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Today in Idaho hospitals and COVID-19 (updated 8/29): Patients, ERs, ICUs

Boise - Hospitals - 2021
Otto Kitsinger
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Boise’s Saint Alphonsus hospital is the trauma center for the region. Its emergency department, medical units and ICU are reaching capacity as COVID-19 cases increase again. (Otto Kitsinger for Idaho Capital Sun)

Get daily updates on Idaho hospital capacity, pediatric and adult COVID-19 hospitalizations

Idaho has entered new territory in the coronavirus pandemic. The state’s hospitals continue to have record-breaking occupancy rates, as dozens of new patients are admitted each day with COVID-19.

Not all patients in Idaho’s hospitals have COVID-19. But the surge is another, preventable layer of medical demand on an already strained system.

Federal data show the following, based on reports submitted by hospitals Saturday, Aug. 28:

  • Idaho hospitals with a critical staffing shortage: 5
  • People hospitalized with COVID-19: 471 which is 19.9% of people hospitalized for all reasons
  • Adults in the ICU with COVID-19: 143
  • Adults newly admitted with confirmed or suspected COVID-19: 84Age 18-19: 020s: 430s: 640s: 650s: 1560s: 2070s: 2380+: 10
  • Children newly admitted with confirmed COVID-19: 0
  • People who died in Idaho hospitals with confirmed or suspected COVID-19: 8

Note: These numbers may differ from those reported by the state, local public health districts or individual hospitals. There are multiple reasons for this: Some agencies use different methods and data sources. A small number of Idaho hospitals may be a day behind on reporting through the federal portal from which the Sun gets its data. Hospital census always fluctuates throughout the day as patients are admitted and discharged.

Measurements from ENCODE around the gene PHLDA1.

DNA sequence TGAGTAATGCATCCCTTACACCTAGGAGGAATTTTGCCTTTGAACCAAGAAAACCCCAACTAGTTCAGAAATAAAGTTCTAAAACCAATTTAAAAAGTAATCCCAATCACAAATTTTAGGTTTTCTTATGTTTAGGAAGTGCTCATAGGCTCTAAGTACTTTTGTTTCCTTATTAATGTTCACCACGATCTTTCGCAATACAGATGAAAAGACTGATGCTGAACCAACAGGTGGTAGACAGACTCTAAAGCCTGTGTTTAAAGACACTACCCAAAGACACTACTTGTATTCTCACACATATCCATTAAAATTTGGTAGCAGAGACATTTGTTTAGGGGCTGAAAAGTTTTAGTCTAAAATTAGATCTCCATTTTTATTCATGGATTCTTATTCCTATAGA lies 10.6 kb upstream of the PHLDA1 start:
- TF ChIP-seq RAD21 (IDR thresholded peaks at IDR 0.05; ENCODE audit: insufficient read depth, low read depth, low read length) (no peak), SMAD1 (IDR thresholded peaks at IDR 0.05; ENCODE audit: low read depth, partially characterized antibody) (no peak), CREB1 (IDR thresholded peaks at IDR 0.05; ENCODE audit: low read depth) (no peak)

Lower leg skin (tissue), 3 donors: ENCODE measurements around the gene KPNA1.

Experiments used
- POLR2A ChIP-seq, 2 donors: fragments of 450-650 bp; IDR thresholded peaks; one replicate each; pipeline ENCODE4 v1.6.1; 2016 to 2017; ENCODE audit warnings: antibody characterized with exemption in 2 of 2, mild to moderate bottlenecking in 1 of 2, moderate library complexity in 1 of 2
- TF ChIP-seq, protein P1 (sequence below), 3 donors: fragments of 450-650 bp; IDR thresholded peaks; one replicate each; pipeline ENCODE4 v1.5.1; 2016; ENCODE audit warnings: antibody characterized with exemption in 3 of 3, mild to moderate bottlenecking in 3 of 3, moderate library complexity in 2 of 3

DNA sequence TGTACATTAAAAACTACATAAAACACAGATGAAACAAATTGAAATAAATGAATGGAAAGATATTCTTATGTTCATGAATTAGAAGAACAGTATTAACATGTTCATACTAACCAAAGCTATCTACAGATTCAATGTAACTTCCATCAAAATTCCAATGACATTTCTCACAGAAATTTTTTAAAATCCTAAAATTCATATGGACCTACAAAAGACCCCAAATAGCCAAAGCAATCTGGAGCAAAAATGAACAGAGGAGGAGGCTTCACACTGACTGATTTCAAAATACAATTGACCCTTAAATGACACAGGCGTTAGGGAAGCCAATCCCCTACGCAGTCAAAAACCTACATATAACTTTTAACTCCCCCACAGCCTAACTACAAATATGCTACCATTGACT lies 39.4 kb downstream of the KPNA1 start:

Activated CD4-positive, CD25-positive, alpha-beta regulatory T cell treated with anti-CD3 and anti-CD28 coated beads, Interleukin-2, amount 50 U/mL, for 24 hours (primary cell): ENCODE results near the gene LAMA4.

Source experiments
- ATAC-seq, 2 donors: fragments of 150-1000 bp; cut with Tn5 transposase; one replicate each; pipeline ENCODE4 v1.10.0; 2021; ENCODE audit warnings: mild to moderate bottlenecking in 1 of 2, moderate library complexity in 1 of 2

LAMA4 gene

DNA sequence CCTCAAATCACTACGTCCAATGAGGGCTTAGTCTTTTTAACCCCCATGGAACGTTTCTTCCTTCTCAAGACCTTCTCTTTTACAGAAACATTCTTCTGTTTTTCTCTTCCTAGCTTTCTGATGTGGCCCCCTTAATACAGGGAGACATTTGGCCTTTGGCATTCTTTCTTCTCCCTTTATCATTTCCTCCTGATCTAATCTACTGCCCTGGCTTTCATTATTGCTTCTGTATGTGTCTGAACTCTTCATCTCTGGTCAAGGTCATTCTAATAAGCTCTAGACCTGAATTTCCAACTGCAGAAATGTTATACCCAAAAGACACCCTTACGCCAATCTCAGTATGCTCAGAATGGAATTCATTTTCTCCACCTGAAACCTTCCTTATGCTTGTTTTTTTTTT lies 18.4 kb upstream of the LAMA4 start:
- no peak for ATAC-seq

North Idaho hospital prepares for “crisis standards of care”

One of Idaho’s largest hospitals said Wednesday that it has begun the process of seeking a move to “crisis standards of care.”

That would allow hospitals in some or all regions of Idaho to triage patients based on health condition and likelihood of survival. Beds and nursing care, medications, equipment and/or other resources could be rationed. “Crisis standards” could be implemented for just a short time, or longer periods of days or weeks.

Idaho has never reached a point of medical emergency that called for “crisis standards,” narrowly avoiding them last fall and winter. The crisis must be apparent, with hospitals exhausting every resource available to give patients a higher standard of care.

But Kootenai Health in Coeur d’Alene has reached a critical point where it may need to resort to such measures, Idaho Reports first reported this week.

The Sun will share daily updates on the situation in Idaho hospitals. See below for detailed tables and charts. Questions or comments? Reach reporter Audrey Dutton at adutton@idahocapitalsun.com.

The Idaho Capital Sun is a nonprofit news organization delivering accountability reporting on state government, politics and policy in the Gem state. As longtime Idahoans ourselves, we understand the challenges and opportunities facing Idaho. We provide in-depth reporting on legislative and state policy, health care, tax policy, the environment, Idaho’s explosive population growth and more. Our mission is relentless investigative journalism that sheds light on how decisions in Boise and beyond are made and how they affect everyday Idahoans. We aim to tell untold stories and provide data, context and analysis on the issues that matter most throughout the state. The Capital Sun is part of States Newsroom, a national 501(c)(3) nonprofit supported by grants and a coalition of donors and readers. We retain full editorial independence.